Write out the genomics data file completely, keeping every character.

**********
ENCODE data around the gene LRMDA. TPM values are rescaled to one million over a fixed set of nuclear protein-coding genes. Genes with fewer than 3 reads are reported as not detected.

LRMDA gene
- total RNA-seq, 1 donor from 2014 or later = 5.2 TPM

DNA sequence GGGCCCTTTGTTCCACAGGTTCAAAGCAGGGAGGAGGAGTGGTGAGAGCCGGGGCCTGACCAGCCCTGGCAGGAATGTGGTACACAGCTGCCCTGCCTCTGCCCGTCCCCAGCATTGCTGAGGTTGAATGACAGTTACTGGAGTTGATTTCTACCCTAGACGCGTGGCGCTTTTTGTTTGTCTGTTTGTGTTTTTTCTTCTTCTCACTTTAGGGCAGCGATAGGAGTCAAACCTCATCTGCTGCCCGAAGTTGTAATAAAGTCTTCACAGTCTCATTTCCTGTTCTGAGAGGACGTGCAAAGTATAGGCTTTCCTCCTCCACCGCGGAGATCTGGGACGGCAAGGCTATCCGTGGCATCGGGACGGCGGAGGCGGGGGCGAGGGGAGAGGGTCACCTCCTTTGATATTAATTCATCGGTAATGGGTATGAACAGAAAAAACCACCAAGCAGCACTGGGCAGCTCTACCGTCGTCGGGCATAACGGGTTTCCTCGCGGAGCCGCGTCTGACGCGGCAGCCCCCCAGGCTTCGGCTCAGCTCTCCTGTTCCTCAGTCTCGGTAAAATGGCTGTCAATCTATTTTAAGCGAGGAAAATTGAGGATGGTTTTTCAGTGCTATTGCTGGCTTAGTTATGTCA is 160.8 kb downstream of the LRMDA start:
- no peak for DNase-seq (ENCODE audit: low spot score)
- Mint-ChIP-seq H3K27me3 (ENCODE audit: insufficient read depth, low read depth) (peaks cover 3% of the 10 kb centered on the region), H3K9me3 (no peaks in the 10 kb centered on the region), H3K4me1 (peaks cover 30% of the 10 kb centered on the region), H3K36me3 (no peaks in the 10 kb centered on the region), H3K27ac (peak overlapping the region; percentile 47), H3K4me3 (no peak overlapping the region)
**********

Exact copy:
ENCODE data around the gene LRMDA. TPM values are rescaled to one million over a fixed set of nuclear protein-coding genes. Genes with fewer than 3 reads are reported as not detected.

LRMDA gene
- total RNA-seq, 1 donor from 2014 or later = 5.2 TPM

DNA sequence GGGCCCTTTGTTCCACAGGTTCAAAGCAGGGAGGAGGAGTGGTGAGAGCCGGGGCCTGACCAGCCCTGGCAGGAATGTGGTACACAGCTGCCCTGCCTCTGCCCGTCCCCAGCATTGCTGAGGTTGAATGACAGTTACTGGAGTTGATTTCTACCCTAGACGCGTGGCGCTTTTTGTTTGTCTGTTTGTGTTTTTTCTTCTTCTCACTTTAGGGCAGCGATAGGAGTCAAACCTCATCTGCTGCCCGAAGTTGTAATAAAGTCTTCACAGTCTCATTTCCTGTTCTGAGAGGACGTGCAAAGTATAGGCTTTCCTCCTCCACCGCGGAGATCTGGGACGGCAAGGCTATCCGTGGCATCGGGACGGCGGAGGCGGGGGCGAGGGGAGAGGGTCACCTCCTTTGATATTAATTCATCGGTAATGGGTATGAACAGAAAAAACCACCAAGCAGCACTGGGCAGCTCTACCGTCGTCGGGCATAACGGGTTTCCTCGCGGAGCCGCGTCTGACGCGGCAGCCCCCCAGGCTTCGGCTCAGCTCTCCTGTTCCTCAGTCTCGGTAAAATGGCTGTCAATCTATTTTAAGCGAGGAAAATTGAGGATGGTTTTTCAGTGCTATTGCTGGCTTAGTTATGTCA is 160.8 kb downstream of the LRMDA start:
- no peak for DNase-seq (ENCODE audit: low spot score)
- Mint-ChIP-seq H3K27me3 (ENCODE audit: insufficient read depth, low read depth) (peaks cover 3% of the 10 kb centered on the region), H3K9me3 (no peaks in the 10 kb centered on the region), H3K4me1 (peaks cover 30% of the 10 kb centered on the region), H3K36me3 (no peaks in the 10 kb centered on the region), H3K27ac (peak overlapping the region; percentile 47), H3K4me3 (no peak overlapping the region)